No sympathy for child rapists said Judge in Chennai

No sympathy for child rapists said Judge in Chennai

Two days after he referred a rape case for “mediated settlement”, drawing flak from jurists and activists, Justice P Devadass of the Madras high court has upheld the 10-year rigorous imprisonment awarded to a man found guilty of raping a four-year-old girl in Erode district. 

On a hard hitting order, Judge Devadass said that nowadays women and children and increasing becoming targets for lust for men. It is unforgiveable crime and it is beast behavior. Such kinds of criminals are not to be shown a small kind of sympathy.

The judge confirmed with the conviction of 10 year sentence and Rs. 1000 fine imposed onto the man by Erode session court in December 2010. In administration of criminal justice pitiable plight of the victims cannot be lost sight of.

Trauma left on them will last long in their memory, and it will have psychological impact on their moral and physical activities. The painful event will refuse to fade away from their memory. The victim in a murder case dies once for all, but the victim in sexual violence case dies every day, every minute,” the judge observed. 

The judge, in an interim order on Monday, had permitted a man convicted of raping a 15-year-old girl in 2008 to attempt to reach a “compromise” with the survivor through “mediation”, saying even a rape case can be settled by “reconciliation”. The order was panned by jurists and activists, who said the alternative dispute resolution mechanism cannot be stretched to this extent.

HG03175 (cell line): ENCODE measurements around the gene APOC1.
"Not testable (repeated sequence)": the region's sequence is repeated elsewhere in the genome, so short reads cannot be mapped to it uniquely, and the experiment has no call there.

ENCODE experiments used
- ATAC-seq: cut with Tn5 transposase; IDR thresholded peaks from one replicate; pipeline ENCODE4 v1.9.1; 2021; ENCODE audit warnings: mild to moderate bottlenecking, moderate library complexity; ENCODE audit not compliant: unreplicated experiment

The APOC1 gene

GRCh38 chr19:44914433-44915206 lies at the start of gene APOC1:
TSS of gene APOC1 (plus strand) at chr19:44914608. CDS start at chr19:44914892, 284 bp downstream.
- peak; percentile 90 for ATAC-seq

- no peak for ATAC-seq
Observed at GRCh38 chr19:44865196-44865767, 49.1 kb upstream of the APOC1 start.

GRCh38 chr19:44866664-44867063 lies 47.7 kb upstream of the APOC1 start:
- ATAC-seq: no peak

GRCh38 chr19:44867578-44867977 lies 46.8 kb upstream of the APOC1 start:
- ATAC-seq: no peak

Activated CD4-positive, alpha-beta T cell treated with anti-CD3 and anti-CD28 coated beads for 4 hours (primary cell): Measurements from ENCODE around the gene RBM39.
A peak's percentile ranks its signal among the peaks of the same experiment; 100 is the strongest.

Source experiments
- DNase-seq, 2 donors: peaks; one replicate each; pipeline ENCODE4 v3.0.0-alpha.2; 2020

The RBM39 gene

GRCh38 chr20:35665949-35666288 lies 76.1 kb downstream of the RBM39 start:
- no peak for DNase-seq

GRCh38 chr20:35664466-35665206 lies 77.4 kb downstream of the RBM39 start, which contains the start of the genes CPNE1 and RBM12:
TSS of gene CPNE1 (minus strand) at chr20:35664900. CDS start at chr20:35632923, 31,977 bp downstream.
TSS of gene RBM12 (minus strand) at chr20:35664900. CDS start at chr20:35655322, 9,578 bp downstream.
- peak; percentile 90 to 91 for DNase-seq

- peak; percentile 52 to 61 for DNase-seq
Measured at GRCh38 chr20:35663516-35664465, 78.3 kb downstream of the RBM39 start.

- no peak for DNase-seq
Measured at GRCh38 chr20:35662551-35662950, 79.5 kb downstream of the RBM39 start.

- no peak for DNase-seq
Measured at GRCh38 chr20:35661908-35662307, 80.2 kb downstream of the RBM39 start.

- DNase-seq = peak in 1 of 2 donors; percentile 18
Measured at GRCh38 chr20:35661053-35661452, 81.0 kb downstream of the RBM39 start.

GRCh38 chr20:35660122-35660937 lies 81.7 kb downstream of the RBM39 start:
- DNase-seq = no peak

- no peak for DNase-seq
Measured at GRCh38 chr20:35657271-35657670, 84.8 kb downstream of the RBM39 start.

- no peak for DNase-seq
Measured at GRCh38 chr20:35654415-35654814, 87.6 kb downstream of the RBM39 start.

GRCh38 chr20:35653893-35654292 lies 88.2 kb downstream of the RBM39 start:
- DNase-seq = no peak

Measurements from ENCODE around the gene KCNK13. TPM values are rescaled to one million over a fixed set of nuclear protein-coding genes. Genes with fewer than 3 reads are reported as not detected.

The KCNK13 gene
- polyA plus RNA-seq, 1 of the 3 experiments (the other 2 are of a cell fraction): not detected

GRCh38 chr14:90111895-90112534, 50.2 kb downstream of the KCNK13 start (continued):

In the latest case, Justice Devadass held that the sentence awarded to the man is proportionate to the offence established as against him. “There is no need to dilute the rigour of it,” he said. 

According to police, the child was just four years old when the man, her neighbor, took her to his home and raped her. The issue came to light after the girl complained to her parents of pain in private parts. After medical examination confirmed sexual assault, they lodged a complaint with police. 

Justice Devadass, rejecting the defense of previous enmity and argument the child had been used to settle scores over property dispute, said there was no need for a four-year-old to implicate the accused and speak falsehood against him. The girl’s evidence is “quite natural, unimpeachable and does not suffer from any doubt or infirmity or inherent improbability,” the judge said, and added her evidence had also been corroborated by other witnesses and medical and scientific evidence. 

On its part, the prosecution said there was no strong reason or evidence to reject the child’s testimony. The additional public prosecutor also submitted that there was no acceptable reason to falsely implicate the accused in this case. 

 

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